Instant film is a type of photographic film invented by Agfa, but first introduced by Polaroid to be used in an instant camera (and, with accessory hardware, with many professional film cameras). The film contains the chemicals needed for developing and fixing the photo, and the instant camera exposes and initiates the developing process after a photograph has been taken.

In earlier Polaroid instant cameras the film is pulled through rollers which breaks open a pod containing a reagent that is spread between the exposed negative and receiving positive sheet. This film sandwich develops for a predetermined time, depending on film type and ambient temperature, after which the positive sheet is peeled away from the negative to reveal the developed photo.

In 1972, Polaroid introduced integral film, which incorporated timing and receiving layers to automatically develop and fix the photo without any intervention from the photographer.

“I still love taking pictures with Polaroid film. For me, it offers the most beautiful way of capturing reality and transferring it onto a flat piece of paper”. Helena Christensen

Maripol is an artist, film producer, fashion designer and stylist who has had an influence on the looks of many influential artists, including Grace Jones, Deborah Harry and Madonna. Maripol is also a Polaroid artist photographer who has exhibited her photos in art galleries all over the world. Her photographic work is being collected by museums.

“At the beginning, Edo was a photographer, and I was more of a talent scout and doing styling and modelling. Then all of a sudden, in 1977, he gave me a Polaroid camera, and I discovered that instead of having to go to a lab and develop the film, I could just take a click and get a picture! It was genius, and I was very good at manipulating it”. Maripol

She has also worked as a film producer, most notably on the post-production of Downtown 81, a film starring artist Jean-Michel Basquiat and featuring Blondie lead singer Deborah Harry, and with musical interludes by many New York No Wave bands. The movie, directed by then partner Edo Bertoglio and written and produced by Glenn O’Brien, was filmed in 1980-81 as New York Beat. However, it was not until the late 1990s that the film was edited and released (as).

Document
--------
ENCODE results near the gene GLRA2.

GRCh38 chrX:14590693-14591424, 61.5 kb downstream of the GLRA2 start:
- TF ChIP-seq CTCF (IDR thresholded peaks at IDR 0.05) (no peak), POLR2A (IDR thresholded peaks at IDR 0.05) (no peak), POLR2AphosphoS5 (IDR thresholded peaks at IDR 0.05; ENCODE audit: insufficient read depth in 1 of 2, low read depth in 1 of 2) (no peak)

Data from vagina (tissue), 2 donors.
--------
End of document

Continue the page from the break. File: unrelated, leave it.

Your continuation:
Working Girl is a 1988 film about a spunky Wall Street secretary whose business idea is stolen by her boss, but when her boss is injured, she seizes an opportunity to steal it back by pretending she has her boss’s job. Directed by Mike Nichols. Written by Kevin Wade.

Tess McGill: Why did you say you weren’t you last night?
Jack Trainer: Because I knew it would happen. All Mergers and Acquisitions. No lust and tequila.
Tess McGill: That was… I mean that just happened, okay? I want to make it clear, um… What did happen, exactly?
Jack Trainer: The earth moved. The angels wept. The Polaroids are, are, uh… [gropes about in his coat pockets] are in my other coat. [grins] Nothing happened. Nothing happened!
Tess McGill: I woke up in my underwear.
Jack Trainer: I’ll bet you look nice.

“Polaroid by its nature makes you frugal. You walk around with maybe two packs of film in your pocket. You have 20 shots, so each shot is a world”. Patti Smith

“I’m definitely a Polaroid camera girl. For me, what I’m really excited about is bringing back the artistry and the nature of Polaroid”. Lady Gaga